Difference Between an Individual & a DBA

By Cindy Hill

An individual may operate an unincorporated business as a sole proprietor either under her own name or an assumed trade name, which is called a DBA or "doing business as" name. Business partnerships and corporations may also choose to conduct business under a fictitious DBA name to distinguish their business from others or build the basis for a better marketing platform.

An individual may operate an unincorporated business as a sole proprietor either under her own name or an assumed trade name, which is called a DBA or "doing business as" name. Business partnerships and corporations may also choose to conduct business under a fictitious DBA name to distinguish their business from others or build the basis for a better marketing platform.

Sole Proprietorship

An individual who conducts an unincorporated business is a sole proprietor. If a sole proprietor wishes to operate a business under any name other than his own legal name, he may adopt a DBA name. Most states require a DBA to be registered with a state or county agency. The DBA allows the individual to develop a business name and brand not based on his own name; however, the DBA is not a separate entity. It is merely the alter ego, or alias, for the individual sole proprietor.

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Liability

A DBA doesn't protect the individual sole proprietor from liability. The sole proprietor remains the legally responsible party for all actions of the business, from purchase contracts and employee tax withholding obligations to liability for faulty products sold by the business. The DBA is just a name the individual uses to market his business. A sole proprietorship may obtain an Employer Identification Number, or EIN, which identifies the business for tax and employment document filing purposes. This EIN does not change the fact that the unincorporated individual sole proprietor is not a separate entity from his DBA.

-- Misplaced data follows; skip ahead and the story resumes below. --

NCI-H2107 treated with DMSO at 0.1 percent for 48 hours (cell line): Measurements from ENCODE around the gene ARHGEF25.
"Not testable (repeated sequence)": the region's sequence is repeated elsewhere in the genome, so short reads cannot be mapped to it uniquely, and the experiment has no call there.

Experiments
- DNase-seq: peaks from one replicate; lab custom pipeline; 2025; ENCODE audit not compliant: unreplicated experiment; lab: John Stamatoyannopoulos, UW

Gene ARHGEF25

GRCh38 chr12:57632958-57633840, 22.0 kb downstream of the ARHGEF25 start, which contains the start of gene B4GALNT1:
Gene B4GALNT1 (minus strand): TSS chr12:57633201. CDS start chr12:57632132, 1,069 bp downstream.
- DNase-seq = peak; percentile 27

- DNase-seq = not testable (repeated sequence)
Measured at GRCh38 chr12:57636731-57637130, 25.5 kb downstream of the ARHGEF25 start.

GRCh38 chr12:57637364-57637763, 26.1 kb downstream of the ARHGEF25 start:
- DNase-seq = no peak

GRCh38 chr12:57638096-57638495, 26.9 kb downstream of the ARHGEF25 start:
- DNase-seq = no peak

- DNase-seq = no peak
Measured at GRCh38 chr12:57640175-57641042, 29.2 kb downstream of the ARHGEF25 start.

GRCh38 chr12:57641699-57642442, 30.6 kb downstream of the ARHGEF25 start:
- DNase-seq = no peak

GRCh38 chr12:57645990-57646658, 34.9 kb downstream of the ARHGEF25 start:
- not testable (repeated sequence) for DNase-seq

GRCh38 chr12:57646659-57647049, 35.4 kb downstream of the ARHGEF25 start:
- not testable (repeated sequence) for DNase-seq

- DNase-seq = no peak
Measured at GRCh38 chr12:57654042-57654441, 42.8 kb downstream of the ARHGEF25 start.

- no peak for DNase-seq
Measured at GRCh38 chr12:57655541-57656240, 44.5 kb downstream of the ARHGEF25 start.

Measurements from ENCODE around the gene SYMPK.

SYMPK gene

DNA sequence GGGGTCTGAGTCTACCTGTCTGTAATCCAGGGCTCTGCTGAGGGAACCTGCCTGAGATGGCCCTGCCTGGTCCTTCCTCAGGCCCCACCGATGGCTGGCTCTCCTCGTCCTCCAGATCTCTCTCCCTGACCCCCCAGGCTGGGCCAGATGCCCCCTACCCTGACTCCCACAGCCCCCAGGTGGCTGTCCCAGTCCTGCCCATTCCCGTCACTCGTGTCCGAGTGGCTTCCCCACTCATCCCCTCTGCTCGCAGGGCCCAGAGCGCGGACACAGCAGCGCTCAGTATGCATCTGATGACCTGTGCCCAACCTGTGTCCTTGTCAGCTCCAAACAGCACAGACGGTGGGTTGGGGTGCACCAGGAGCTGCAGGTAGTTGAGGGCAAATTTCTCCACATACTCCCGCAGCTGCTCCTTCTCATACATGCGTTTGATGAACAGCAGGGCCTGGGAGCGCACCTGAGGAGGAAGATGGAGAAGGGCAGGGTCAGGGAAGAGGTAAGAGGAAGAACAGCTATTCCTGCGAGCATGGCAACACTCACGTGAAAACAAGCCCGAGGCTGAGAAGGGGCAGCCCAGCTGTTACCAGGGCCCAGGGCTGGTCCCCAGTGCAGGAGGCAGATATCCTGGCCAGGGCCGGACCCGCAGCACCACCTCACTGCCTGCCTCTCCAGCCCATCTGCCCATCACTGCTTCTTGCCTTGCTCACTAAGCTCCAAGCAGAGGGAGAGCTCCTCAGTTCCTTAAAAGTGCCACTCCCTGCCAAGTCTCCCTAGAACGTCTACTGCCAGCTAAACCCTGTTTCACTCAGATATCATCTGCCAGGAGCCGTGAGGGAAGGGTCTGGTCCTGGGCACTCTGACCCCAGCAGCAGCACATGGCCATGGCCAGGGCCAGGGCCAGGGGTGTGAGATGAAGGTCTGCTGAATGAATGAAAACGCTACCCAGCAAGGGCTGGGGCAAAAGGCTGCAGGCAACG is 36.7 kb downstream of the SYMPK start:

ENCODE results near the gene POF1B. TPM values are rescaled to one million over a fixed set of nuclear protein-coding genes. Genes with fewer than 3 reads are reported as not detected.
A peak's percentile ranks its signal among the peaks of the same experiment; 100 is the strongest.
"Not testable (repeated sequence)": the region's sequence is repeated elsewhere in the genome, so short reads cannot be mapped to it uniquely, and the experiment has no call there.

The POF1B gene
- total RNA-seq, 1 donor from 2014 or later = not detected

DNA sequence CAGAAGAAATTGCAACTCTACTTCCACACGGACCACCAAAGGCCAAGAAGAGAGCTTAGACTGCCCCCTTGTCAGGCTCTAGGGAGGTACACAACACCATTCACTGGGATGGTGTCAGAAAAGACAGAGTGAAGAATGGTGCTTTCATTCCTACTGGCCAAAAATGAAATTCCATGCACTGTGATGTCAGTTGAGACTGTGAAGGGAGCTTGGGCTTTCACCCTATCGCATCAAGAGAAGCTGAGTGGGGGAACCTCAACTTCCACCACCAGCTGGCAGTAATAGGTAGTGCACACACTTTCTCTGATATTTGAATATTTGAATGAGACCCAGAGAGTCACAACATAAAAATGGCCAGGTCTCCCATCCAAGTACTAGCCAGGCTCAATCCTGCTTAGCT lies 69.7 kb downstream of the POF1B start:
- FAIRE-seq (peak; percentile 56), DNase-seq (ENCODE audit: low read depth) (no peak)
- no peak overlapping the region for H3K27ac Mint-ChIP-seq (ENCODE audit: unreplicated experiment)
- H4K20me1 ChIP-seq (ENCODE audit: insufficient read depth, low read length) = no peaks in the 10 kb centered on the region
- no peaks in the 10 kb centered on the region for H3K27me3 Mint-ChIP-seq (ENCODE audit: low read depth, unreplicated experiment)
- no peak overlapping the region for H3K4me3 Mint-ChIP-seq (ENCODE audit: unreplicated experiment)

LLC

An individual who forms a single-member limited liability company, or LLC, and does not elect to be taxed as a corporation is also considered a sole proprietorship for tax purposes. A sole proprietor LLC may be considered a separate entity from the individual, providing the owner with some measure of protection from liability. However, some courts don't consider the single-member LLC as an entity separate from its sole proprietor owner and hold that owner liable for claims and lawsuits against the business. An individual who owns a single-member LLC may do business in the legal name of the LLC, or have the LLC register its own DBA for branding purposes.

Consumer Confusion

A legal requirement to conduct business in each state is that every business must operate under a name not currently in use by, or confusingly similar to, another business operating in the state. This prevents public confusion over who is legally responsible for business activity. If any individual, partnership or corporation seeks to do business in a new state and discovers its name is similar to another business already operating in that state, the individual, partnership or corporation may register a different DBA name to conduct its business in that state to avoid confusing consumers or infringing on an existing business's trademark.

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What Does DBA Mean in Business?

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Cancelling a DBA

A "doing business as" name, also known as a trade name and a fictitious business name, is the name under which a business operates that may be different from its original, official name. A company may use DBAs to conduct business under a different name for various reasons. For example, a foreign company may use a DBA in a specific location because its creation name is being used by another business in the same area. When a business no longer needs its DBA name, it can cancel the name registration with the local government agency that handles DBA registrations.

How to Become a DBA

The acronym DBA stands for “doing business as.” A DBA is a business name your company uses that is different from the name of the company or the name of its owners. States have slightly different filing requirements and may use similar terms for the DBA concept such as trade name, fictitious name and assumed name. Not all states require registering fictitious names, but doing so will help eliminate potential confusion in the event another business uses a name similar to yours.

The Advantages of a DBA

A business uses a fictitious name, also known as a trade name or "doing business as" name, to conduct business. The DBA name is different from the true name of the business, although the names may share similarities. While sole proprietors often use DBAs, other business types, such as corporations, may use fictitious names as well. Many states allow a business to register a DBA in the counties the business will use the name in.

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